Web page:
The Devil's back - and he's STILL not had a holiday.
There's another mystery to solve - a woman kidnapped by terrorists and the world trying to find her. While he hates doing God's bidding, The Devil can't resist trying to put one over on Him. But nothing is EVER that simple.
While the Devil helps the London cops crack the case, there's trouble in the Underworld. And two of humanity's greatest backstabbers - Brutus and Cassius - are sharpening their knives with an eye on stealing his crown.
It's a race against time to find the girl, be the bad guy and maybe stop the apocalypse.
The Man in the Dark will be published by Urbane Publications Ltd on 26th September 2019. You can pre order it from Waterstones and Amazon.
Like the first book in the series, this has a stylish cover. Bold and blocky, the red from Hellcorp has been replaced by a bright
This is the second book in the series, but you can easily read it as a standalone. However, Hellcorp is a lot of fun so you might want to pick that up first - check out my review here.
The Devil is back in The Man in the Dark. He still hasn't had the holiday he desperately wants, and he's not best pleased about that. But before he can get it, Him Upstairs needs another favour done on earth - to solve a crime. The Devil isn't that inclined to help out, until Brutus and Cassius point out it might do his public image the world of good.
Courtesy of Him Upstairs, The Devil arrives on earth, London to be more precise, naked in an airing cupboard. Moments before a police raid on the property, where he is arrested on suspicion of kidnapping. It's not an auspicious start for him. Fortunately, he gains an ally, although somewhat begrudgingly, in no nonsense Detective Sergeant Laurie.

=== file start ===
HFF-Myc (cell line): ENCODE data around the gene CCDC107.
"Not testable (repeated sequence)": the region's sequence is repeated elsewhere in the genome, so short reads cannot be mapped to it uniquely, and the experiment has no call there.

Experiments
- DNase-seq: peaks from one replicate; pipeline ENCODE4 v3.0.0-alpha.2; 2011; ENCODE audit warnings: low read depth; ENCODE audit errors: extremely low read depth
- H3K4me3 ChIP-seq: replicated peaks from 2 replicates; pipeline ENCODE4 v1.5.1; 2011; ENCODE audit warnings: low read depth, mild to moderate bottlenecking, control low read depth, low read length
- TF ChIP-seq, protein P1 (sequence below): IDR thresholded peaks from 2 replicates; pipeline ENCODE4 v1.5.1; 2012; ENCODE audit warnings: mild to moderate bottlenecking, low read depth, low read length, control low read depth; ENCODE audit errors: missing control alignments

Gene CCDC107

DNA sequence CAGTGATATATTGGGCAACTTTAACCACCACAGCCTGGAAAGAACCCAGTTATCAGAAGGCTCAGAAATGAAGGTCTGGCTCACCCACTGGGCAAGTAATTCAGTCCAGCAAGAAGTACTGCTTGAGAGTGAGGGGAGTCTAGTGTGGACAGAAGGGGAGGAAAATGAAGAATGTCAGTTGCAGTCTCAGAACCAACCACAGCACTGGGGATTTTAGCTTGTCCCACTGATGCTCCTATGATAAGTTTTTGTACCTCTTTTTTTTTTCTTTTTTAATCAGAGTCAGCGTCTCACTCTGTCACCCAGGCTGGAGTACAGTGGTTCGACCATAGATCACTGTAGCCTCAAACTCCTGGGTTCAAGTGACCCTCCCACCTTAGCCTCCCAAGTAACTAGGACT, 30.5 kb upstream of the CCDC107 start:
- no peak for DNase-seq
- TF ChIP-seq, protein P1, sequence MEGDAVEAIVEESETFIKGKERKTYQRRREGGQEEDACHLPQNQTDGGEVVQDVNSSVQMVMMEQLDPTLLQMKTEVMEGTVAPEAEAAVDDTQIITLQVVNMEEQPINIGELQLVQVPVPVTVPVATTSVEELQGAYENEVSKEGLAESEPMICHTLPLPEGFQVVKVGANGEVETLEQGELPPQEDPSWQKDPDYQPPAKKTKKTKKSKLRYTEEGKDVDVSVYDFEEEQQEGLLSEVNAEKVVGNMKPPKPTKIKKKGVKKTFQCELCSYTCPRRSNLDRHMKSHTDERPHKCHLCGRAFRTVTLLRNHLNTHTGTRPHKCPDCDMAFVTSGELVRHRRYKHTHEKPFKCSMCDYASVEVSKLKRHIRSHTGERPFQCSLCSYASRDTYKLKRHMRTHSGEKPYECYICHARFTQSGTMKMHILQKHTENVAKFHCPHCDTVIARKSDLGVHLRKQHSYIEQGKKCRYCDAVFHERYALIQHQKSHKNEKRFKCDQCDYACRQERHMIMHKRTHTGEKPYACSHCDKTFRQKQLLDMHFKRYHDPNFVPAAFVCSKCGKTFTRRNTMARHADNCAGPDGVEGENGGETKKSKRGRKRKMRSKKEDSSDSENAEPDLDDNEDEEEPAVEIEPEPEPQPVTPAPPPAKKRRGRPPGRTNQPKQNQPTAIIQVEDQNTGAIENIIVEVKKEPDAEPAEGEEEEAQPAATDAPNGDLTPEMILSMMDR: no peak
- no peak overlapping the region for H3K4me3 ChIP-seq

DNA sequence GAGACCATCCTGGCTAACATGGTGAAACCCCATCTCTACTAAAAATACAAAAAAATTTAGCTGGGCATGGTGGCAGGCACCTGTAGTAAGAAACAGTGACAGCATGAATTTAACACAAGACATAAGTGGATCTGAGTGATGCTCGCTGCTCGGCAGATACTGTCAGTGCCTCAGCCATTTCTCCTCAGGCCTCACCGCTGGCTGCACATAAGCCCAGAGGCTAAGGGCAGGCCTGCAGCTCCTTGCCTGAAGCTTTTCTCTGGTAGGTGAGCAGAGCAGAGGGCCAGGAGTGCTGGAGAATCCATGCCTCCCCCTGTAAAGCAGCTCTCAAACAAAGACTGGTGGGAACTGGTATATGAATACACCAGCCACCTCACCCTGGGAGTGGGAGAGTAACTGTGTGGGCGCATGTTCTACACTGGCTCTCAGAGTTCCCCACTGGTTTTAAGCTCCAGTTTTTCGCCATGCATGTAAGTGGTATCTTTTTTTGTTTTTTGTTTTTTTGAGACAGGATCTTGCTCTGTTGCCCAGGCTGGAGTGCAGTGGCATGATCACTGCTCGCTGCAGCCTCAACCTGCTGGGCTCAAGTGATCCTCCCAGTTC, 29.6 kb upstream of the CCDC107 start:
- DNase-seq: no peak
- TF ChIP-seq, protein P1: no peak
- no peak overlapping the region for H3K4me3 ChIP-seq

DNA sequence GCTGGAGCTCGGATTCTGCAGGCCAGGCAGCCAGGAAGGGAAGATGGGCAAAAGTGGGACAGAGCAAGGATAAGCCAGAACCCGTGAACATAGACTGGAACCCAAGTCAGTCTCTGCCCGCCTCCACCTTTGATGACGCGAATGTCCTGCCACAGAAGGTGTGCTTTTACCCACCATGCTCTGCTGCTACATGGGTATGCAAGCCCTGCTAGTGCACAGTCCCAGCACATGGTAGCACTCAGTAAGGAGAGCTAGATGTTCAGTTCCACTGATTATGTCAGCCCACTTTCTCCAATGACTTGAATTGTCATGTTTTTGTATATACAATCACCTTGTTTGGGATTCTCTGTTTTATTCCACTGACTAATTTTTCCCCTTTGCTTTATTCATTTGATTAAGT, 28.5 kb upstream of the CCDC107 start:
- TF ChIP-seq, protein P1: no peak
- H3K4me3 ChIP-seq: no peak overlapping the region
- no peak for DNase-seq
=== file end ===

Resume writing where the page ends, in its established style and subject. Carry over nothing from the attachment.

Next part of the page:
But things in London are getting a bit odd. Hell isn't faring too well either and even Upstairs things are slightly askew at the celestial club house. And it's distinctly possible that Brutus and Cassius might have something to do with it...
The Man in the Dark is, appropriately, darker than Hellcorp. Much darker. But this is still a very humorous book designed to make you laugh. As you might expect, the Lord of Darkness doesn't have any social graces, and is refreshingly rude, obnoxious and impatient - I couldn't help but like him! He has a brilliant foil in Laurie, who doesn't have any problem standing up to him. And he in turn learns her more about humanity.
The action and danger have been ramped up significantly since Hellcorp and I really enjoyed that. This is end of the world chaos, and there is still a crime to solve...
Whitelaw clearly has a brilliant imagination and has pulled the different threads of the story together really well. He's had fun with his characterisation of both the Devil and God, who plays a bigger role than previously. And Him Upstairs doesn't often look like we might expect Him too - I loved the surprises. Again, whilst irreverent, this is never offensive.
I found this book a bit of a treat - the same with Hellcorp. When you read as much crime as I do, it's nice to read something a bit lighter. As I said, this is dark, but it's also a fun romp of a story that had me smiling frequently. I'm definitely developing a soft spot for the Lord of the Underworld!
|With lovely author Jonathan Whitelaw at Bloody Scotland 2019.|
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